Monthly Archives: January 2015

I know I said


       I know I said I’d call by five,

but the soup—I got the onions, the garlic, the cream just right,

everyone said so,

and the talk was so nice,

and when I walked everyone out to their cars,

and there was that big blue sky

and I think I told you I’d just oiled my chain,

what choice did I have?


And when at last

I saw the horizon go peachy,

with me and my bicycle right there,

so close to Yatsuyama,

what was I to do?


I even saw a way up I never had before,

and up a new trail I went,

through bamboo,

and then there I was,

in a playground

—who knew?—

with a giant jungle gym—

with a magic lookout

to be scaled by ropes and ladders,

and I got up there just in time to see big clouds rumble up like mountains,


all pink,

and to see the sun set over the hills out towards Yaizu,


and the crows,


—those blasted crows, we’ve always said—

were coming home to roost like mad,

back to Yatsuyama,

only now I tell you,

there was something about their song

I liked.

So forgive me, but I just stood there and watched the sky turn lavender and pink.


A plum tree ripening before my very eyes,

the taste in my mouth so delicious and sweet—

Ah! I remember now! Do you?

That time

I bought you those grapes,

and you invited me over,

and how when I got to your place,

you’d just eaten the last one—

how you said they’d been so delicious and sweet,

and how I put my hand on your hip–your smile so delicious and sweet?

Ah, sweetheart,

how long I needed to stand there

wishing I could


that sky.


Bird and telephone pole


It’s easy to take a picture of a bird flying by a telephone pole.


But it’s a bit hard to take just a picture of a bird flying by a telephone pole—at least for me.


Other stuff keeps getting into the frame. And then I’m looking at that other stuff. And then my eyes are really opening—and I can’t stop looking for and at as much stuff as I can.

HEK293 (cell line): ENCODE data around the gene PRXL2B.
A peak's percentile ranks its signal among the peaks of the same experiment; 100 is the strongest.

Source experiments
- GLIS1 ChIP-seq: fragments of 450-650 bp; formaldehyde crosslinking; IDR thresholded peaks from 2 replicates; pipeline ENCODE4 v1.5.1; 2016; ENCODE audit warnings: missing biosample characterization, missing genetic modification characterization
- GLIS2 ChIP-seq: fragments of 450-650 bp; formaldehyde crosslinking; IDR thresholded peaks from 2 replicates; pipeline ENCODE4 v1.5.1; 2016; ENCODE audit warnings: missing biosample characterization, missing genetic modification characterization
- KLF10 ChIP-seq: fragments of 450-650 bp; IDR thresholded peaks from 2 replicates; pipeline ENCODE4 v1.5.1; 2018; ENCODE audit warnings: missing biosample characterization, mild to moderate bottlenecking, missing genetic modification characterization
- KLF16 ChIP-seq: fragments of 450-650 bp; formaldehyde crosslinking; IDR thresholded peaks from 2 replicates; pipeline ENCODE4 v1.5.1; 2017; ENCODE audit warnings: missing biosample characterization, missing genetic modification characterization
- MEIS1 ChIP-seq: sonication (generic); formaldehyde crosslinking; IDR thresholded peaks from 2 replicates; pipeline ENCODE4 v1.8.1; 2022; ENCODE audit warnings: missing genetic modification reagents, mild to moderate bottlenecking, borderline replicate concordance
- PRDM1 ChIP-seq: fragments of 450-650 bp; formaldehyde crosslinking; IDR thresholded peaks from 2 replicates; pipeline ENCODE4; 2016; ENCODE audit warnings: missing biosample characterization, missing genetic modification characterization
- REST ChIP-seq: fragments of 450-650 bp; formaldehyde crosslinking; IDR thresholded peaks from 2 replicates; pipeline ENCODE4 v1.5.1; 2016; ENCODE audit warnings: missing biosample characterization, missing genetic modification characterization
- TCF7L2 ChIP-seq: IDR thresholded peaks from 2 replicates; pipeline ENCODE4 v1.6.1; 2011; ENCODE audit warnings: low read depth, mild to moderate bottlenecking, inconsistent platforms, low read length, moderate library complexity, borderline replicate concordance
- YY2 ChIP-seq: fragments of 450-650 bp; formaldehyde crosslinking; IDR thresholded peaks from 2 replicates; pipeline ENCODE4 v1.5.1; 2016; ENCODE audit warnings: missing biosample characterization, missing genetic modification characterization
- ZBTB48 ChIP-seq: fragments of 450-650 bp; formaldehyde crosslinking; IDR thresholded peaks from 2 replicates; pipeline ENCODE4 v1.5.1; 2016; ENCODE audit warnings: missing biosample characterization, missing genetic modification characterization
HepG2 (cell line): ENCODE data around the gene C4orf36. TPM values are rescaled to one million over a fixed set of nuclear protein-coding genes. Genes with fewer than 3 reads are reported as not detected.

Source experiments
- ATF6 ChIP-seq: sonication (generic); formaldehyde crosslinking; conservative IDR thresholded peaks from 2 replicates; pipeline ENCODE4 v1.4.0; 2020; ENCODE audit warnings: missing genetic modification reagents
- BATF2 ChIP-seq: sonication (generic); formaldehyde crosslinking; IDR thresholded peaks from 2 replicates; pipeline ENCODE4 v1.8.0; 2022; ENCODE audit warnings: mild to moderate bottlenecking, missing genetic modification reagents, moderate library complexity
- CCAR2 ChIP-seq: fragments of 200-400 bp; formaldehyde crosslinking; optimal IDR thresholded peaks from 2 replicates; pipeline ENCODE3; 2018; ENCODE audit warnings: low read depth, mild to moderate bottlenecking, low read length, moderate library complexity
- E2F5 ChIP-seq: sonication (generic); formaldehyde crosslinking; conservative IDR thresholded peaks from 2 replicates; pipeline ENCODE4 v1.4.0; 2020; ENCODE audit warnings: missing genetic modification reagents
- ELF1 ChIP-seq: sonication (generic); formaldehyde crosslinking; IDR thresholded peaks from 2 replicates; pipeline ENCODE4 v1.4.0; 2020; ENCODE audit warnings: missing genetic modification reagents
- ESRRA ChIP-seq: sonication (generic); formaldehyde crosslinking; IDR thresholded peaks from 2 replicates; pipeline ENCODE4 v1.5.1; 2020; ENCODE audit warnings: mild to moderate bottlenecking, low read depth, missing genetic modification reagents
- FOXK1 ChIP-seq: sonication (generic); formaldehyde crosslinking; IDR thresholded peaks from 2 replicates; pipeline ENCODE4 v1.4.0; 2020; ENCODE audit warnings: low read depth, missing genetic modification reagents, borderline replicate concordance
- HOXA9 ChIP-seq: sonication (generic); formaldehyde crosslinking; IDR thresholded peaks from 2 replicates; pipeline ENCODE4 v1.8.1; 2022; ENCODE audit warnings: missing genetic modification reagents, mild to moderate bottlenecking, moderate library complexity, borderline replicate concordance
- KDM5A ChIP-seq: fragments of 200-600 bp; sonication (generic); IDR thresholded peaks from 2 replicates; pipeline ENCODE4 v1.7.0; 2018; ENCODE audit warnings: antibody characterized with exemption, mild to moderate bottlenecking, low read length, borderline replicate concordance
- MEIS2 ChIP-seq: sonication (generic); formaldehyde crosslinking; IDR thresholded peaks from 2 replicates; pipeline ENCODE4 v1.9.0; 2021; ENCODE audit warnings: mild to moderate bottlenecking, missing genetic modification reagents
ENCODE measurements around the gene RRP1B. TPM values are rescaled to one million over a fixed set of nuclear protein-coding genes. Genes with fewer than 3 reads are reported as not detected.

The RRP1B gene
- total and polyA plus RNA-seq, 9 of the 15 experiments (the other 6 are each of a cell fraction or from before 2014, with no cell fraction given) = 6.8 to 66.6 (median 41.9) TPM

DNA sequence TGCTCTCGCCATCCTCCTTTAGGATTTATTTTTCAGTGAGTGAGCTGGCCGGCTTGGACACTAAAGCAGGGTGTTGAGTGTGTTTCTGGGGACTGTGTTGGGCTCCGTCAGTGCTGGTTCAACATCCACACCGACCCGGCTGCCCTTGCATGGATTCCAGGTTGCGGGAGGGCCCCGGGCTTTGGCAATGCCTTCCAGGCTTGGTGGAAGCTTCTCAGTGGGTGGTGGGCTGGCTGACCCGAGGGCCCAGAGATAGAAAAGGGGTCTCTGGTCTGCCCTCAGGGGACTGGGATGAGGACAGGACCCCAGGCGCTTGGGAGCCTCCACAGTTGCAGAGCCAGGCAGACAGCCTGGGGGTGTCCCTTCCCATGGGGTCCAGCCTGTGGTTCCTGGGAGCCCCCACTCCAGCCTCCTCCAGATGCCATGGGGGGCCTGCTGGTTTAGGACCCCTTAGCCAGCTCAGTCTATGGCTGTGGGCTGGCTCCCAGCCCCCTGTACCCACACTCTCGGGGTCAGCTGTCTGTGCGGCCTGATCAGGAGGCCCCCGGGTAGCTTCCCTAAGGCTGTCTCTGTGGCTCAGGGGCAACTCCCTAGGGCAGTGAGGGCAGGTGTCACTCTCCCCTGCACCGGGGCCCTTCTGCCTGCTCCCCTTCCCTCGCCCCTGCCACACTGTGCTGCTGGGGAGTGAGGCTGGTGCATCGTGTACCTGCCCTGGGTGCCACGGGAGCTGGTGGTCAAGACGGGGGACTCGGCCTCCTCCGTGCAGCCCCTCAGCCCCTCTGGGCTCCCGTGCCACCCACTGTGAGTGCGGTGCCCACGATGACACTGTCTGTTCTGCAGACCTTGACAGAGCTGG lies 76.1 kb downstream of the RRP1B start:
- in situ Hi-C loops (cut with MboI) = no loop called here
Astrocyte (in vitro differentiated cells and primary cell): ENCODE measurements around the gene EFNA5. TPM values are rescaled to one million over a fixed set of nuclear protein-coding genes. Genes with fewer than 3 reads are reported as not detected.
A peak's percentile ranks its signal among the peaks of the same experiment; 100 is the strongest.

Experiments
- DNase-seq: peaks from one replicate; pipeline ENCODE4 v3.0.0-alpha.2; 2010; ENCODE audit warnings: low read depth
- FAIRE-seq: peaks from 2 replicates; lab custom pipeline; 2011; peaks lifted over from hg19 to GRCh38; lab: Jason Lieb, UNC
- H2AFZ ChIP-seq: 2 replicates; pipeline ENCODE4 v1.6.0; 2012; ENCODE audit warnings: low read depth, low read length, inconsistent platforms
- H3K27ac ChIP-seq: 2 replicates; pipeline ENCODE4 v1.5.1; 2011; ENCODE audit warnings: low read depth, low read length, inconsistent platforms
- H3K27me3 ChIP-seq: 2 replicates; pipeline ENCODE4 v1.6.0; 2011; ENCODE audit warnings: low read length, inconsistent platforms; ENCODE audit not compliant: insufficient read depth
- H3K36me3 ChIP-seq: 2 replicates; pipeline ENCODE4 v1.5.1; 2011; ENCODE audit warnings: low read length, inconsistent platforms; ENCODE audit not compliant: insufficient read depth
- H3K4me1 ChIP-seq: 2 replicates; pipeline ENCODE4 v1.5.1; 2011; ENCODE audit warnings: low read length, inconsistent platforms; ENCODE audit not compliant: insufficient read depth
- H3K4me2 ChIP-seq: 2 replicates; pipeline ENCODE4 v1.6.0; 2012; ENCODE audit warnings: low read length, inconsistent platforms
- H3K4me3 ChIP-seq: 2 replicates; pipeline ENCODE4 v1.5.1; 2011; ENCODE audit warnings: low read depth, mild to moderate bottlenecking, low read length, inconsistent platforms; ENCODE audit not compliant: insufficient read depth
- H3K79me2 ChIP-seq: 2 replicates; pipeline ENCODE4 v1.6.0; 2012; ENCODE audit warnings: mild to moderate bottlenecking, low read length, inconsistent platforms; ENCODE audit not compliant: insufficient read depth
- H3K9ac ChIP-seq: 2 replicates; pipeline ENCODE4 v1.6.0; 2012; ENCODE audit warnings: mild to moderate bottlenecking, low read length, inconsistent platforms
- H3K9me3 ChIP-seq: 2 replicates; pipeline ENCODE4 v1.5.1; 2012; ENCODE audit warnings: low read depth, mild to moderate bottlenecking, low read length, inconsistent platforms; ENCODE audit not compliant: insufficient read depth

And before I know it, a wet and gray winter day becomes . . .


. . . the day I notice the plums are in bud.


Look! The first one’s just bust wide open!


Waaaaah! Here come the plums! Go ahead, let yourself smile!

I heard a young boy say once—a young boy frustrated in love—

I wasn’t ready to think about spring

But the plum trees bloomed anyway.

Ready or not here they come.




Ryuso Mountain. January 1st. 4:50 am. The stone steps are solid. The way up is sure. Every day is a new day. . . . Just charge your light’s battery before you head off.


. . . . He looked down into the water and watched the lines that went straight down into the dark of the water. He kept them straighter than anyone did, so that at each level in the darkness of the stream there would be a bait waiting exactly where he wished it to be for any fish that swam there. Others let them them drift with the current and sometimes they were at  sixty fathoms when the fishermen thought they were at a hundred. . . .


. . . . But, he thought, I keep them with precision. Only I have no luck any more. But who knows? Maybe today. Every day is a new day. It is better to be lucky. But I would rather be exact.   


“There are many good fishermen and some great ones. But there is only you.”

“Thank you. You make me happy. I hope no fish will come along so great that he will prove us wrong.”

“There is no such fish if you are still strong as you say.”

“I may not be as strong as I think,” the old man said. “But I know many tricks and I have resolution.”

from The Old Man and the Sea